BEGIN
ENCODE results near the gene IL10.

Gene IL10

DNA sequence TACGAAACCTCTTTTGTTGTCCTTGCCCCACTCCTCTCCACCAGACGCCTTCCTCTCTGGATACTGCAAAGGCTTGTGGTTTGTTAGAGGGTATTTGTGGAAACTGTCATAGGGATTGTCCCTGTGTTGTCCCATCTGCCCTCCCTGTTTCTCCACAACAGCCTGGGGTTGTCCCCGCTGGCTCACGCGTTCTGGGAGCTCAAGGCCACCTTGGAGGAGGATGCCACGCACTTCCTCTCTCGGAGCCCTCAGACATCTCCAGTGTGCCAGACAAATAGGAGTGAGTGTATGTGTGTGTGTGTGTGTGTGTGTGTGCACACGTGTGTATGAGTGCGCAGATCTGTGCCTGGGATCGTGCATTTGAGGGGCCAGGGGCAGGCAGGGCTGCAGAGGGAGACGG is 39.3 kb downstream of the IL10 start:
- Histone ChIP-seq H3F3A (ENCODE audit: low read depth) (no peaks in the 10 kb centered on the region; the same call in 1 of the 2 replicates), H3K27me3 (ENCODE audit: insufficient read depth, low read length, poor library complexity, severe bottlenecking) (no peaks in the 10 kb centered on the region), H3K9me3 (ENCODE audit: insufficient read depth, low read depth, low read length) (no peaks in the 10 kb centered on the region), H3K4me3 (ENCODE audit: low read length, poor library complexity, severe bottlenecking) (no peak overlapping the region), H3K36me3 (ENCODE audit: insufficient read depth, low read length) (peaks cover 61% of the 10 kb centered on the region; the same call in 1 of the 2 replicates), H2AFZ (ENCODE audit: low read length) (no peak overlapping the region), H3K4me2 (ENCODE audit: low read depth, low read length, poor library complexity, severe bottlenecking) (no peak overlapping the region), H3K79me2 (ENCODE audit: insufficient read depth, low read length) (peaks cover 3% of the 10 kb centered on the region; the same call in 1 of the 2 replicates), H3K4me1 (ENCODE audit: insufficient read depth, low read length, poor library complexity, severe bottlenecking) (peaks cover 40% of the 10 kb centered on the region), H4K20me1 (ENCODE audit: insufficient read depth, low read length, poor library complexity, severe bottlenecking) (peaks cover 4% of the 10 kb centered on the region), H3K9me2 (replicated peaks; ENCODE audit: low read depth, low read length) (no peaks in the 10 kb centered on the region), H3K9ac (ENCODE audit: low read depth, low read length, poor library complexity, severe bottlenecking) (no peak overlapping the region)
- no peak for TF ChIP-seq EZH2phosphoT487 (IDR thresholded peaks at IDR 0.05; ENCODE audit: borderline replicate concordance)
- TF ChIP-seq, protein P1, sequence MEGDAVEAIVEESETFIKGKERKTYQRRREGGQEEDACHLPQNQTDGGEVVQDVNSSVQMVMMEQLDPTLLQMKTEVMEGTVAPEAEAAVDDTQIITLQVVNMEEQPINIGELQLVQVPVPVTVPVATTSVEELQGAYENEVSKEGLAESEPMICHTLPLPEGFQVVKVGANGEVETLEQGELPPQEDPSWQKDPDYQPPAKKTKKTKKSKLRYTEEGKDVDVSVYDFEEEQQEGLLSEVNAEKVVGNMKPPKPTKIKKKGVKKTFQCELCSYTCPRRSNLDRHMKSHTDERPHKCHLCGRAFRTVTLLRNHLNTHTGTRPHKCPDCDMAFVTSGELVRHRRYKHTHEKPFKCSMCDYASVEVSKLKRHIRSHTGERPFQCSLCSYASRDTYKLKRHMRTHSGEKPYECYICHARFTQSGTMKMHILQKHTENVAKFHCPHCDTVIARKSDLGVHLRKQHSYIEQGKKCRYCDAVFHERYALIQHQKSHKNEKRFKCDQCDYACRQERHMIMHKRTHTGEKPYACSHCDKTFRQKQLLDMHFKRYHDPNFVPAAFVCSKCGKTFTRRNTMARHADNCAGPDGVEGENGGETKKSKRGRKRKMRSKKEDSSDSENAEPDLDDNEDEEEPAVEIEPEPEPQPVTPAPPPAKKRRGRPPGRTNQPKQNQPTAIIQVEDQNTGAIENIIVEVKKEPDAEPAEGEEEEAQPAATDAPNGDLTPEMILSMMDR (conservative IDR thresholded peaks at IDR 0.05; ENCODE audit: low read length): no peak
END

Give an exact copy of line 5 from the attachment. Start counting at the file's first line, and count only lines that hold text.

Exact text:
- no peak for TF ChIP-seq EZH2phosphoT487 (IDR thresholded peaks at IDR 0.05; ENCODE audit: borderline replicate concordance)